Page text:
- The Washington Times - Thursday, August 18, 2005

Mexican backlash

Mexican officials from President Vicente Fox to bureaucrats in the Foreign Ministry are complaining about U.S. criticism of Mexico’s failure to stop gang warfare on the border and about remarks by U.S. Ambassador Antonio Garza.

Mr. Fox and Geronimo Gutierrez, an undersecretary in the Foreign Ministry, this week bristled at U.S. demands that Mexico do more to control the drug-gang violence across the border from Laredo, Texas.

Mr. Gutierrez also complained about a speech by Mr. Garza on Monday in which he said he had ordered the temporary closure of the U.S. Consulate in Nuevo Laredo to “punish” Mexico. Gangs fighting over smuggling routes to the United States have killed more than 100 people in the border town this year.

Mr. Garza has even rattled the State Department, where a senior official told our correspondent Nicholas Kralev yesterday that the ambassador’s remarks were “inartful.”



Mr. Fox on Tuesday called on President Bush to help Mexico fight the drug gangs and questioned whether the United States is doing enough to curtail the American demand for illegal drugs.

“My call to the United States, whether it is a state government or the government of President Bush, is that, instead of pointing out problems, we make proposals and that we work together instead of each working by himself,” Mr. Fox told reporters in Mexico.

Mr. Gutierrez on Wednesday said Mr. Garza’s “selection of words was, frankly, unfortunate and not appropriate to the role of an ambassador.”

Mr. Garza, in a speech at the University of Denver, recounted the reasons why he had ordered the closure of the consulate Aug. 1 for a weeklong security review.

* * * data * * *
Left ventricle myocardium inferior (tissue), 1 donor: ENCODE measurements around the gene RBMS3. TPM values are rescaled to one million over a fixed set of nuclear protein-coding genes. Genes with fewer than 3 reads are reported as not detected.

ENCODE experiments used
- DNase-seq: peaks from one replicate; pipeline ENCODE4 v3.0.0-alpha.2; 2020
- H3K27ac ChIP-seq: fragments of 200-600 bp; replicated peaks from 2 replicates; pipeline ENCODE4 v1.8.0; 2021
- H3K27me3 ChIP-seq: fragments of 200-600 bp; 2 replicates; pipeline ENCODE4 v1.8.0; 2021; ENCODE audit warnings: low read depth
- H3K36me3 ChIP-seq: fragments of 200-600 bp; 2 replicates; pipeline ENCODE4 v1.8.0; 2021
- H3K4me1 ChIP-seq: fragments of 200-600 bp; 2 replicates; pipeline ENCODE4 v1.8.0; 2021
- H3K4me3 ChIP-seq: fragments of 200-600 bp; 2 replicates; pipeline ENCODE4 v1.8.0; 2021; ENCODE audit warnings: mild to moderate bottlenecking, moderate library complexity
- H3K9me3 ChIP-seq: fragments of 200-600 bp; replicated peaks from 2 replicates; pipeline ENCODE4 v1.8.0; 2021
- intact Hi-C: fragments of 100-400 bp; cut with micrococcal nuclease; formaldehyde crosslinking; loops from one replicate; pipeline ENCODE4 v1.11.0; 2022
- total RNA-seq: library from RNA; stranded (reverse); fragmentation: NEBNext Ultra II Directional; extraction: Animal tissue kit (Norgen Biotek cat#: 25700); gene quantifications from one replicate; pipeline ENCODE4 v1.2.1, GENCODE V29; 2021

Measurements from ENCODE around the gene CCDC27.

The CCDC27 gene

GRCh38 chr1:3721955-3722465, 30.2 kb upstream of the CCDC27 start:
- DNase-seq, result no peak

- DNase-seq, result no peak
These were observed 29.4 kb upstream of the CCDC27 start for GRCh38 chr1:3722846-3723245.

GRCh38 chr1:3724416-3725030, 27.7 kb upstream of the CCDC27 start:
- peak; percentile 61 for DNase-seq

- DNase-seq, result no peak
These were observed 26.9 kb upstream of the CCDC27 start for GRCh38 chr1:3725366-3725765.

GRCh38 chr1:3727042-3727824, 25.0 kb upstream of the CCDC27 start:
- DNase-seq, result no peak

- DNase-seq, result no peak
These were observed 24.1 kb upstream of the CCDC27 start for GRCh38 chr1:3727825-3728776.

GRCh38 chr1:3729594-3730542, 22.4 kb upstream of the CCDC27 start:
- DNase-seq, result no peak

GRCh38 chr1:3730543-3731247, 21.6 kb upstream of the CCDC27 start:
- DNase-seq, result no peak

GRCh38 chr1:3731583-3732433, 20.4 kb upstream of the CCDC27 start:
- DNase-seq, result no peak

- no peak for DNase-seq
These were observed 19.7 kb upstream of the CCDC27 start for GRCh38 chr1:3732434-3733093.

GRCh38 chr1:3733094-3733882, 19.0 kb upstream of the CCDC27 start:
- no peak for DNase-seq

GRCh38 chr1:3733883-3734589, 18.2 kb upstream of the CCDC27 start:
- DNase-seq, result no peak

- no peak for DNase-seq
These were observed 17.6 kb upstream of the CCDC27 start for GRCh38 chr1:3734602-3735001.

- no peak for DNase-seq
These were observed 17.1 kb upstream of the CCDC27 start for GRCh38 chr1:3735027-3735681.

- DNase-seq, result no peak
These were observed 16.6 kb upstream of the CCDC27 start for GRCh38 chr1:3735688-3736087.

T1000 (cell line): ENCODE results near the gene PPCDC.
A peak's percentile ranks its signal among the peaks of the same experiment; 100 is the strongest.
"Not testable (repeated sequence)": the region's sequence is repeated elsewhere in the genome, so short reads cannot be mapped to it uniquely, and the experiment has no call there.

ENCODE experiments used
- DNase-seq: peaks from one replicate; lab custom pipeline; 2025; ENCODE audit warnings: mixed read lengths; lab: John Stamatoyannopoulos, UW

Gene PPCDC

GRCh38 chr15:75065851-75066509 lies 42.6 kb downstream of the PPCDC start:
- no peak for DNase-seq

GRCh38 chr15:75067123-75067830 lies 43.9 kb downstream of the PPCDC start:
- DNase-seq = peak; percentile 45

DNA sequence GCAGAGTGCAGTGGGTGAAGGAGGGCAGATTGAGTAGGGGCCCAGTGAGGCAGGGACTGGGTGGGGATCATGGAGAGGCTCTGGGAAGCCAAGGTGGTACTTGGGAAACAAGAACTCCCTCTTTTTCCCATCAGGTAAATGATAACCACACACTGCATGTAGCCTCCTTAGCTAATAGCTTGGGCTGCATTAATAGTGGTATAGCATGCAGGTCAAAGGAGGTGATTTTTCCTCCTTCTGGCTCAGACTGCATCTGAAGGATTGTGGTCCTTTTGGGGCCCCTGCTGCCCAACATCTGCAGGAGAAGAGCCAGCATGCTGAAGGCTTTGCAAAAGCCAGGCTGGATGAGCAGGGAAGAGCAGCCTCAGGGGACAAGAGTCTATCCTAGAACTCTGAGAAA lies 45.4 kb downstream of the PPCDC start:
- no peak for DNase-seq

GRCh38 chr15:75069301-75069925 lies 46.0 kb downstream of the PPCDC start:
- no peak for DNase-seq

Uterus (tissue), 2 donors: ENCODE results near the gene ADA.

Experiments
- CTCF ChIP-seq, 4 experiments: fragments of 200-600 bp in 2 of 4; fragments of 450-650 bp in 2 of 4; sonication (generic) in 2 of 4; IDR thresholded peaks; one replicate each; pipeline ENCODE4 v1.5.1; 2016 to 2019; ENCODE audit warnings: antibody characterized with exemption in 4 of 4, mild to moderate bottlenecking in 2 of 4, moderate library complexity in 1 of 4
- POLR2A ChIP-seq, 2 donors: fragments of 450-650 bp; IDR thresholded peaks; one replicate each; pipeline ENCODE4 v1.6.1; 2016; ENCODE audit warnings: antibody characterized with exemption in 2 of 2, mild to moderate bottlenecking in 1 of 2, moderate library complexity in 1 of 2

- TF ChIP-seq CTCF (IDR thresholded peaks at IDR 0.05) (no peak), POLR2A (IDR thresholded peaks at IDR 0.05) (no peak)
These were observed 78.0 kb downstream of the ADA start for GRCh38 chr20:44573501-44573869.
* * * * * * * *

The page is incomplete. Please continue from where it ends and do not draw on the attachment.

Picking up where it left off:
“Some have said that I ordered the shutdown to punish the Mexican government for its failure to control violence in the region,” Mr. Garza said.

“And in a sense that’s true, and I’ve been very clear [that] my primary responsibility as ambassador is the safety of United States citizens, and I won’t hesitate to take action when they are at risk.”

Mr. Garza also recognized efforts by the Mexican government to fight terrorism, which could threaten Mexican and American lives as well as billions of dollars in bilateral trade.

“Mexico is clearly central to any strategy designed to yield a North American continent free from terrorism,” Mr. Garza said. “And they’ve been strong allies in our efforts against terrorism.”

Taliban no threat

The new U.S. ambassador to Afghanistan yesterday predicted that elections will go smoothly next month with no threat from Taliban terrorists.

“They will not stop the election. They will not even come close,” Ambassador Ronald Neumann said in his first press conference since presenting his diplomatic credentials to President Hamid Karzai on Aug. 1.

The United States removed the brutal Taliban government in 2001 because it sheltered Osama bin Laden and his al Qaeda terrorist network.

The Taliban fighters still active in remote parts of Afghanistan have “absolutely no chance of stopping” the Sept. 18 elections, Mr. Neumann said.

More than 12 million Afghans are registered to vote.

Death of a diplomat

An American diplomat in Tajikistan died of a heart attack while swimming during the weekend, the U.S. Embassy said this week, correcting press reports that cited drowning as the cause of his death.

Embassy Row on Tuesday referred to a news service report from the Central Asian nation that said David E. Wills, 48, drowned, as he was swimming in a lake north of the capital, Dushanbe.

Mr. Wills, the embassy’s information management technician, had served in Tajikistan for three years and been preparing a new assignment in Iraq.

“He will be greatly missed by his friends in the embassy and throughout the Tajik community,” the embassy said.

Call Embassy Row at 202/636-3297, fax 202/832-7278 or e-mail jmorrison@washingtontimes.com.

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